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Persistence and Cycles in US Hours Worked

  • Guglielmo Maria Caporale
  • Luis A. Gil-Alana

This paper analyses monthly hours worked in the US over the sample period 1939m1 – 2011m10 using a cyclical long memory model; this is based on Gegenbauer processes and characterised by autocorrelations decaying to zero cyclically and at a hyperbolic rate along with a spectral density that is unbounded at a non-zero frequency. The reason for choosing this specification is that the periodogram of the hours worked series has a peak at a frequency away from zero. The empirical results confirm that this model works extremely well for hours worked, and it is then employed to analyse their relationship with technology shocks. It is found that hours worked increase on impact in response to a technology shock (though the effect dies away rapidly), consistently with Real Business Cycle (RBC) models.

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File URL: http://www.cesifo-group.de/portal/page/portal/DocBase_Content/WP/WP-CESifo_Working_Papers/wp-cesifo-2012/wp-cesifo-2012-03/cesifo1_wp3767.pdf
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Paper provided by CESifo Group Munich in its series CESifo Working Paper Series with number 3767.

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Date of creation: 2012
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Handle: RePEc:ces:ceswps:_3767
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  1. Chung, Ching-Fan, 1996. "Estimating a generalized long memory process," Journal of Econometrics, Elsevier, vol. 73(1), pages 237-259, July.
  2. Marianne Baxter & Robert G. King, 1995. "Measuring Business Cycles Approximate Band-Pass Filters for Economic Time Series," NBER Working Papers 5022, National Bureau of Economic Research, Inc.
  3. Ignacio N Lobato & Carlos Velasco, 2007. "Efficient Wald Tests for Fractional Unit Roots," Econometrica, Econometric Society, vol. 75(2), pages 575-589, 03.
  4. Canova, Fabio, 1998. "Detrending and business cycle facts: A user's guide," Journal of Monetary Economics, Elsevier, vol. 41(3), pages 533-540, May.
  5. Elena Pesavento & Barbara Rossi, 2003. "Do Technology Shocks Drive Hours Up or Down? A Little Evidence from an Agnostic Procedure," Emory Economics 0326, Department of Economics, Emory University (Atlanta).
  6. Ramey, Valerie A & Francis, Neville, 2002. "Is The Technology-Driven Real Business Cycle Hypothesis Dead? Shocks and Aggregate Fluctuations Revisted," University of California at San Diego, Economics Working Paper Series qt6x80k3nx, Department of Economics, UC San Diego.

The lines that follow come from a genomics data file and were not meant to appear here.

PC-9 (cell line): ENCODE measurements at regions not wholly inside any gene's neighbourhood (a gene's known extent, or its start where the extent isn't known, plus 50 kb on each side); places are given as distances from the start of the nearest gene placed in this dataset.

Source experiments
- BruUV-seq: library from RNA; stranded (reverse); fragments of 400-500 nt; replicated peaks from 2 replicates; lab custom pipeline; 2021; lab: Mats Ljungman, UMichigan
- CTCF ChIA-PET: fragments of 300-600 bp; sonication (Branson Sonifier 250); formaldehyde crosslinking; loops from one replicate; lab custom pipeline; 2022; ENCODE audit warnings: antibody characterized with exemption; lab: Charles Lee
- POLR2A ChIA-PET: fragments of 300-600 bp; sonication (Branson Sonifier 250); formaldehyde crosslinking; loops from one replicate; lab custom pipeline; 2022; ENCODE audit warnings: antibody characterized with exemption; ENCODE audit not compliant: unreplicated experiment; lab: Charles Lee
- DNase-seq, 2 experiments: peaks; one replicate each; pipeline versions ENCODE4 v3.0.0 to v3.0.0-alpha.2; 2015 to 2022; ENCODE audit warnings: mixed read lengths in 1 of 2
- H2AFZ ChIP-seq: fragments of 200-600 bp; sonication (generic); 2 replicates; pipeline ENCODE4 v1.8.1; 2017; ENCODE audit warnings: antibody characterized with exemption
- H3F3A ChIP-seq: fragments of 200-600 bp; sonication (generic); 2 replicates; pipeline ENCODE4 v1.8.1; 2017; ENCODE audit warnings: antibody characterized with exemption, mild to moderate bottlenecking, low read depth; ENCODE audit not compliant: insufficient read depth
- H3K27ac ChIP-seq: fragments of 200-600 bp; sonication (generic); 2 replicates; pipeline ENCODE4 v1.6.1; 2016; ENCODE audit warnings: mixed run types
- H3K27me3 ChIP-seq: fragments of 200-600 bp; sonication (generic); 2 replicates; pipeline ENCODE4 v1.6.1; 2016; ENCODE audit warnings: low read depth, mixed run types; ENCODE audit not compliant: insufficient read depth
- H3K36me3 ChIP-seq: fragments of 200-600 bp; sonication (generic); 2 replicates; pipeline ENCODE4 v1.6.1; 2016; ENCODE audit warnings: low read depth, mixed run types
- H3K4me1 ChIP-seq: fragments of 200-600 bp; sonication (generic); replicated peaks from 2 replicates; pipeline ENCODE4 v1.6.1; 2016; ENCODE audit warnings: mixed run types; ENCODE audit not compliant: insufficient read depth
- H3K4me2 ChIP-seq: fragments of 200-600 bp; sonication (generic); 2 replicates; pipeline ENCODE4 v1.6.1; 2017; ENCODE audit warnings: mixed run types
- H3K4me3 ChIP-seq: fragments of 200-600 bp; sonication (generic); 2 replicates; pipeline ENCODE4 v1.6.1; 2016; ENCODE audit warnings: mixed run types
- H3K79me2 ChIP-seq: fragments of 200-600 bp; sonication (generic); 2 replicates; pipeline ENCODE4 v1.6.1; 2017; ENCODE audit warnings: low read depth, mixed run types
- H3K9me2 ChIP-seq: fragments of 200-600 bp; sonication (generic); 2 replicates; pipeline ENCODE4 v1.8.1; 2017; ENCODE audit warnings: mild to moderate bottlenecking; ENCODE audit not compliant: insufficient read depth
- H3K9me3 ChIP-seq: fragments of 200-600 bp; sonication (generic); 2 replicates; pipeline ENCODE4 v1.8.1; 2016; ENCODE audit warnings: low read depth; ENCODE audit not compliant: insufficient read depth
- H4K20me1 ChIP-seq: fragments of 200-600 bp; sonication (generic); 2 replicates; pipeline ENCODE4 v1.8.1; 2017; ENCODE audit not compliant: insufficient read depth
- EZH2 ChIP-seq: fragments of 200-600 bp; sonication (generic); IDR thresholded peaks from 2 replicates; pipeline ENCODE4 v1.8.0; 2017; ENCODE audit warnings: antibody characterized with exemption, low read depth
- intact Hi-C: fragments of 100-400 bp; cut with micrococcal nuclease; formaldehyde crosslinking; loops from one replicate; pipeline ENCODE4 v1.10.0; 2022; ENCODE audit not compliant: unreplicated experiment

7. Jordi Gali Garreta & Pau Rabanal, 2004. "Technology Shocks and Aggregate Fluctuations; How Well Does the RBC Model Fit Postwar U.S. Data?," IMF Working Papers 04/234, International Monetary Fund.
  8. Gil-Alana, L. A. & Robinson, P. M., 1997. "Testing of unit root and other nonstationary hypotheses in macroeconomic time series," Journal of Econometrics, Elsevier, vol. 80(2), pages 241-268, October.
  9. King, Robert G. & Rebelo, Sergio T., 1999. "Resuscitating real business cycles," Handbook of Macroeconomics, in: J. B. Taylor & M. Woodford (ed.), Handbook of Macroeconomics, edition 1, volume 1, chapter 14, pages 927-1007 Elsevier.
  10. Francis X. Diebold & Glenn D. Rudebusch, 1990. "Have postwar economic fluctuations been stabilized?," Discussion Paper / Institute for Empirical Macroeconomics 33, Federal Reserve Bank of Minneapolis.
  11. Violetta Dalla & Javier Hidalgo, 2005. "A parametric bootstrap test for cycles," LSE Research Online Documents on Economics 6829, London School of Economics and Political Science, LSE Library.
  12. Lawrence J. Christiano & Martin Eichenbaum & Robert J. Vigfusson, 2003. "What happens after a technology shock?," International Finance Discussion Papers 768, Board of Governors of the Federal Reserve System (U.S.).
  13. Gali, J., 1996. "Technology, Employment, and the Business Cycle: Do Technology Shocks Explain Aggregate Fluctuations?," Working Papers 96-28, C.V. Starr Center for Applied Economics, New York University.
  14. Neville Francis & Valerie A. Ramey, 2009. "Measures of per Capita Hours and Their Implications for the Technology-Hours Debate," Journal of Money, Credit and Banking, Blackwell Publishing, vol. 41(6), pages 1071-1097, 09.
  15. Dalla, Violetta & Hidalgo, Javier, 2005. "A parametric bootstrap test for cycles," Journal of Econometrics, Elsevier, vol. 129(1-2), pages 219-261.
  16. Bernardi, Mauro & Della Corte, Giuseppe & Proietti, Tommaso, 2008. "Extracting the Cyclical Component in Hours Worked: a Bayesian Approach," MPRA Paper 8967, University Library of Munich, Germany.
  17. Arthur F. Burns & Wesley C. Mitchell, 1946. "Measuring Business Cycles," NBER Books, National Bureau of Economic Research, Inc, number burn46-1.
  18. Romer, Christina D., 1994. "Remeasuring Business Cycles," The Journal of Economic History, Cambridge University Press, vol. 54(03), pages 573-609, September.
  19. Glosser, Stuart M. & Golden, Lonnie, 1997. "Average work hours as a leading economic variable in US manufacturing industries," International Journal of Forecasting, Elsevier, vol. 13(2), pages 175-195, June.
  20. Luis Alberiko Gil-Alana & Antonio Moreno, 2006. "Technology Shocks and Hours Worked: A Fractional Integration Perspective," Faculty Working Papers 03/06, School of Economics and Business Administration, University of Navarra.
  21. Romer, Christina, 1986. "Spurious Volatility in Historical Unemployment Data," Journal of Political Economy, University of Chicago Press, vol. 94(1), pages 1-37, February.
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